You threw your mobiles and tablets into the suitcase, along with the sun cream and swimming costumes, for a last-minute holiday in the sun. Now your kids are logging on to the hotel WiFi and glued to their screens. Time to relax! But you’ve forgotten one critical thing: their online safety. So, what can you do from beside the pool to keep your kids safe online on foreign shores this holiday?
I am sure that you don’t need telling that your kids are spending ever longer amounts of time online – and especially when they are on school holidays. The internet overtook television as the top media pastime for British children last year, according to the 2016 CHILDWISE Monitor Report.
But the first step you can take is not to panic. They may already be glued to their screens, but you can still make sure your kids are safe online while you soak up the sun.
The second step is to understand how your children will be using the internet and social media when they are on holiday.
The not-so-great escape from social media
The smartphone or tablet in the hands of your children will shape their holiday experience in ways that taking photos or sending postcards could never do. They may be taking selfies on the beach to update their Instagram profile or chatting on Snapchat with their friends about their snorkelling trip. Your teens may be making videos of their expedition to a ruined city to post online. They may use Google to help them discover local bands or places to hang out.
The downside is that it can mean that school never breaks up for summer. Once upon a time, you left the bullies behind when you went on holiday. Now they can be with your children anywhere in the world. The number of likes and the kind of comments, nice or nasty, they get for these posts may affect the way they remember what you think is a priceless family experience.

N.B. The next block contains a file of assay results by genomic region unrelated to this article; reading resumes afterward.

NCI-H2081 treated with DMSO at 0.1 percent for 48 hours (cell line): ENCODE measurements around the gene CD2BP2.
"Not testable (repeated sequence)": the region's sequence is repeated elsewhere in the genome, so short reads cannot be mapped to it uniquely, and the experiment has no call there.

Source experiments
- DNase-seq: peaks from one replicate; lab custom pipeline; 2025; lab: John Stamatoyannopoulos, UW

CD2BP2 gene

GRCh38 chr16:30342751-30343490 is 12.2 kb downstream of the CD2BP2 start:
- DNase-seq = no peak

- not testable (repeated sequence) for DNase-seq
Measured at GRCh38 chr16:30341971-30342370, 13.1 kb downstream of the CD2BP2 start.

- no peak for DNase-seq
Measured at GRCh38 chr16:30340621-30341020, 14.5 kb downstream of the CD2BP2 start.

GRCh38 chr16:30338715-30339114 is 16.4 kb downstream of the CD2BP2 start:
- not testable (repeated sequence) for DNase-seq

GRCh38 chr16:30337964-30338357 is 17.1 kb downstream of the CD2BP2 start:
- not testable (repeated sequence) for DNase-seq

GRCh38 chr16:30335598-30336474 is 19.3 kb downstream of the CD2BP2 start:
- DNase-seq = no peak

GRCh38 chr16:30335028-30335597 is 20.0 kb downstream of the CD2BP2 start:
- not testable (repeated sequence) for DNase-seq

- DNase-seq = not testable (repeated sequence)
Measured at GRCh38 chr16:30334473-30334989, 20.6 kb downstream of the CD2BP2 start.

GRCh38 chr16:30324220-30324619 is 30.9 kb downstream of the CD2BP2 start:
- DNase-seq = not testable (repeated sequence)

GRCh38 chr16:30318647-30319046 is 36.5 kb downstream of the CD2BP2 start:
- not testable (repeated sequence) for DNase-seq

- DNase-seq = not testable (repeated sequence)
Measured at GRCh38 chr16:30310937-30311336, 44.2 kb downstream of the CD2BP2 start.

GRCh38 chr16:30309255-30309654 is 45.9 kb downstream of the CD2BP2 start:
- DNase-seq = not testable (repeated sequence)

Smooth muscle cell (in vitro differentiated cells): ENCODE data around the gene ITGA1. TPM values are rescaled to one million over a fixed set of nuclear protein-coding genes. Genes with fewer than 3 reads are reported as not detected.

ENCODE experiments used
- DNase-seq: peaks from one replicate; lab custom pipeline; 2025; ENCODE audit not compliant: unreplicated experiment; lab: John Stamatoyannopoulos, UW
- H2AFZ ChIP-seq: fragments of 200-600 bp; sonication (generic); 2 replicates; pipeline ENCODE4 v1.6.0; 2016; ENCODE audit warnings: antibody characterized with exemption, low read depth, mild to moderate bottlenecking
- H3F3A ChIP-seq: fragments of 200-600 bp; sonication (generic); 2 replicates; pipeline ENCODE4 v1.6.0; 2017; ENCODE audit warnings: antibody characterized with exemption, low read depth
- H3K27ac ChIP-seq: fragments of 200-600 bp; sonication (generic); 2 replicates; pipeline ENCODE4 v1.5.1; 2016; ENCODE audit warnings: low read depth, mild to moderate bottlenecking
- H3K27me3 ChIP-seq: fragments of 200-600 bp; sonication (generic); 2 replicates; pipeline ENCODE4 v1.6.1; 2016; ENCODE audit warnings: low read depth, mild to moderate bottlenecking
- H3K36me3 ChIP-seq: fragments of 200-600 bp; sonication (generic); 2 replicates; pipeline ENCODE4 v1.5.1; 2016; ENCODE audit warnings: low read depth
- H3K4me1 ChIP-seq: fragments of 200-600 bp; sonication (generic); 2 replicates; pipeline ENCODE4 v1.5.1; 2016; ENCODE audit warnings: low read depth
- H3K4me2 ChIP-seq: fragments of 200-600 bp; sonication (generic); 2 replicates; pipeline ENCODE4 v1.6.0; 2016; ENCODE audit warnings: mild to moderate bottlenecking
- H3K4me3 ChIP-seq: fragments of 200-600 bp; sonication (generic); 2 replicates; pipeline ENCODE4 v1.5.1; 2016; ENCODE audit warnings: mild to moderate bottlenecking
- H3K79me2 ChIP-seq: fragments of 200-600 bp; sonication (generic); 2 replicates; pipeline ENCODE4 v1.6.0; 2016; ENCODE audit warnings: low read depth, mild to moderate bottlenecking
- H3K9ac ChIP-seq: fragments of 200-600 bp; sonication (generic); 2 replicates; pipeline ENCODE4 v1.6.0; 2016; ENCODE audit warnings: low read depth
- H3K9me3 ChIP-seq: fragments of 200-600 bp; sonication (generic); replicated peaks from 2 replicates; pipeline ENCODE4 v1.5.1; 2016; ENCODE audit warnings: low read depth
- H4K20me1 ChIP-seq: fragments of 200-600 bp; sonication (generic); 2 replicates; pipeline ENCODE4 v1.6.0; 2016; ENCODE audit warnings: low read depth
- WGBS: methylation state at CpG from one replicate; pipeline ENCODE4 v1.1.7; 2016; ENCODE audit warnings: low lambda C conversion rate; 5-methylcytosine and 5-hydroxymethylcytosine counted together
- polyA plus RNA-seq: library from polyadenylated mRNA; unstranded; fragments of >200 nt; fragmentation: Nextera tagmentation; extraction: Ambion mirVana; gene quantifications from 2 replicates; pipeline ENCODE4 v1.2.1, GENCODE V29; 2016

Social media in moderation
It’s also important to recognise that the effects of smartphones and tablets can be positive as well as negative on a last-minute holiday. This means that even when you have checked into the hotel, it’s not too late to have a chat that goes along the lines of “‘if you want to go on Instagram that’s great, but balance that time by doing other activities as well”.
“It’s something that every parent will talk about especially during school holidays – that children are in danger of seeing social media like sweeties, and their online time like junk food,” says Anne Longfield, the Children’s Commissioner.
As parent’s we don’t want our children to eat junk food all the time – double cheeseburger, chips, every day, every meal – for those same reasons, we shouldn’t want our children to do the same with their online time.
Snapstreaks are a case in point. Snapchat is one of the most popular social media apps for young people to share pictures or videos on. A snapstreak is when you and a mate send snaps back and forth within 24 hours. Keeping a streak going by sending a snap every day can be a fun challenge for the children involved. However, the sudden ending of a streak can cause high levels of anxiety and even fights – even if it is due to dodgy WiFi on holiday.
Be a TEAM